Look, since I hit the big 3-5 last year, I’ve really TRIED to be a better eater. I’ve made a pact to eat nutritious cereal (and I don’t mean Cap’n Crunch even though I do heart him) at least four times a week for breakfast. I eat vegetables — and not just green M&Ms — at every lunch and dinner. I count Red Mango as my official afternoon snack instead of (or at least, in addition to) Snickers and Famous Amos. But all these vegetable woes lead me to believe that I was right all along: the safest foods are those that do not go bad. Ever. No matter how hot it gets. Twinkies. Velveeta. Twizzlers.
You may scoff at the thought of a girl like me stocking up on trailer-icious fare like this. But mark my words. When Armageddon does hit …all you Kashi-loving, tofu-eating, green tea-drinking health freaks will be knocking on MY door.
1) Am I the only person on earth who watches Army Wives?
- If you answered “No” because you or someone you know watches it as well, please proceed to questions #2 and #3. If you answered “Yes,” shut your piehole.
2) Were you at all disturbed by the end of the season opener???
3) Is anyone on that base going to acknowledge the fact that the Holdens’ younger daughter is not even remotely the same younger daughter they had earlier the same day?
4) Roland is hardly an army WIFE. Sheesh.
5) For the love of GOD, Roxy. Why can’t you just clean your house?
Thank you. This concludes tonight’s edition of “Random Questions.”
Earlier this week, I decided to Google myself in case I’d become a famous writer and just not realized it. I had not. But I did make a gruesome discovery: some company calling itself “JLove” — a company I have never even heard of, much less patronized, thought of or spoken about — has chosen to use my good name in an endorsement of its alleged matchmaking services. In other words, go to Google, search for me and then scroll down to the third or fourth result. You will see the following:
To meet hot, single Jewish girls like [the brilliant writer behind the renowned WordPress blog “The Letter T”], sign up for JLove! Create your own profile and get in touch with [the brilliant writer behind the renowned WordPress blog “The Letter T”] TODAY — it’s the most dating fun you can have!
As inner rage boiled up in my throat, I went to JLove.com to see if I could determine how in God’s creation they had gotten my name. Bizarrely, what I found was basically a list of every single combination of every single first and every single Jewish last name under the sun. Along with mine, I was able to track down that of almost every Jew I knew. When I clicked on the names, nothing happened. The site didn’t seem to actually DO or SELL anything. I then Googled all of my friends to see if anyone else was cropping up in a JLove-related search result. Nope. That honor was reserved just for me! How lucky am I?!
Absolutely mortified, I called our kindly IT guy and then our kindly search engine optimization guy. We looked up a few different names on a few different computers. Each time, the name in question appeared on JLove, but only mine came up when we conducted the Google search. It was totally weird and no one could figure it out.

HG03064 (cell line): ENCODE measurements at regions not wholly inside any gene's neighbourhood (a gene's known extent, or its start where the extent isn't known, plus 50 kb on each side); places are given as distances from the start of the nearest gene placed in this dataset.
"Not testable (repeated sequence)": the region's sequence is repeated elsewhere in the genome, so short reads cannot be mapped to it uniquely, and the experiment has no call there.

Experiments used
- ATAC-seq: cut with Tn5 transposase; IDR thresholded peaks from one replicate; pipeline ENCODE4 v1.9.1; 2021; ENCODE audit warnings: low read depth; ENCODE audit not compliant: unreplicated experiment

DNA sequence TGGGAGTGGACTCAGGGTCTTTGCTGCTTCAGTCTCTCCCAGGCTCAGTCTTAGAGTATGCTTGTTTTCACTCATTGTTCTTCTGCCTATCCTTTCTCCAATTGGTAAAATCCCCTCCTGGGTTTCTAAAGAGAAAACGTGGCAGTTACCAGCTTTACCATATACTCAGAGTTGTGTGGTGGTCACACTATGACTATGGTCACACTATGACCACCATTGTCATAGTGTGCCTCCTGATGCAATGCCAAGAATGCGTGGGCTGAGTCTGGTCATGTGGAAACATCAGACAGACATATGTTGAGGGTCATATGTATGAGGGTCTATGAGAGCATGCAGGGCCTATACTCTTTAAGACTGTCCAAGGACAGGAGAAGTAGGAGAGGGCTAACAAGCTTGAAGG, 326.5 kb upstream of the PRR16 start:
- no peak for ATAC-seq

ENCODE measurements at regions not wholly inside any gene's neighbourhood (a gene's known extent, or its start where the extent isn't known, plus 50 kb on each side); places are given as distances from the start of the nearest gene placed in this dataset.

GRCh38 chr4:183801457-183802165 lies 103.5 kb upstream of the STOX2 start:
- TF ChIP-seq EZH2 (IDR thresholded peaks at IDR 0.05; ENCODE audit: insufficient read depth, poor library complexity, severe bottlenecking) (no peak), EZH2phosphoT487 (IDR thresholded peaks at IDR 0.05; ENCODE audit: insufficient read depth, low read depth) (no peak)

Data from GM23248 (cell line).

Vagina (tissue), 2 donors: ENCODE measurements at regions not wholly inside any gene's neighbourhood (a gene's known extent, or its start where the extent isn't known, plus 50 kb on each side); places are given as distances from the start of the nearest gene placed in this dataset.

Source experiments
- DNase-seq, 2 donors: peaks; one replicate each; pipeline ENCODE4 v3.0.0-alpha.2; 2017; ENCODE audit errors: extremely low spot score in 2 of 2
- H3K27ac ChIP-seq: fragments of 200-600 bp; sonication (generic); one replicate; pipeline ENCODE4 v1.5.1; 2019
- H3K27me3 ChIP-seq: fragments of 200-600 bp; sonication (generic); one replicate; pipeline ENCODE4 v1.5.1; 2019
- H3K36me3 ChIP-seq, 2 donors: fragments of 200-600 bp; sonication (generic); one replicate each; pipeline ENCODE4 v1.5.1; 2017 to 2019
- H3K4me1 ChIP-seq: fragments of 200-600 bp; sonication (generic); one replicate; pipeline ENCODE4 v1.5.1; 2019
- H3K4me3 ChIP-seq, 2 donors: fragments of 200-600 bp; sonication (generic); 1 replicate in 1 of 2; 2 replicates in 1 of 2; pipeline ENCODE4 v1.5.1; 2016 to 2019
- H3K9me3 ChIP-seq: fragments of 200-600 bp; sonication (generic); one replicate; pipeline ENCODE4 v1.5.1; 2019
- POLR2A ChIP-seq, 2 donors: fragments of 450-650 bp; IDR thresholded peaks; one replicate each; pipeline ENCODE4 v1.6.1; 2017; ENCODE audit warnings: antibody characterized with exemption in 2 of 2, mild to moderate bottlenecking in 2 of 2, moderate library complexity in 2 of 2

Now, you might be asking yourself, “What’s the big deal?” But let’s review the facts of the case. First of all, I wouldn’t want to unknowingly “endorse” ANY web site, product or service I’d never used, be it shampoo, toothpaste or a dating service. Moreover, this means that anyone out there — a future potential employer, my current boss, a catty friend of Jan’s from New Jersey — can simply conduct a quick Google search (albeit, assuming the give a rat’s ass) and mistakenly learn that I am single, Jewish and trying to experience “the most dating fun I can have” by using JLove’s “services.” The part about me being “hot” I think I can live with. But the point is, it’s a total violation of privacy! And a flat-out lie!
Anyhoo, I couldn’t let it go. I tried to get in touch with JLove to find out why they were picking on ME. Why not one of the 25 Jessica Abramowitzsmanbergs or seven Adam Kleinenfeldenshteins? Those people were probably married, carrying Kooba bags and living in giant 2-bedroom apartments on West End Avenue — they could handle this! There was no phone number listed anywhere on the site. I filled out a “Contact Us” form demanding information, but of course got no response. I found the address of their alleged HQ — one in Beverly Hills and one in Toronto — and called information for a number. No listing for JLove existed. I had the 411 chick cross-reference the addresses to see what company really occupied the sham JLove offices. In Beverly Hills, it was a film company whose name was something like “Double Buttercup Productions” and almost certainly produced the kind of cinema usually stashed in nighttable drawers. In Toronto, the operator could only say “Eh?”
My last resort was Google itself. Thanks to my ultra-impressive journalistic skills — honed on the gritty streets of the Lower East Side in the 1990s — I was able to obtain directions for informing Google about objectionable content merely by going to the Google homepage and typing in the phrase “objectionable material.”
Unfortunately, “objectionable material,” in Google’s eyes, really referred to public dissemination of bank accounts numbers, social security numbers and/or the works of Double Buttercup Productions. A curious ex-husband or boss was just not menacing enough, it seemed, to warrant an email from Google.
So, while this blog and my master’s degree in Journalism from Columbia and my press releases and my interview in The Post sit unnoticed at the bottom of the search results page, my ringing, humiliating endorsement of a sham SINGLES web site greets all who are looking for me. FABULOUS!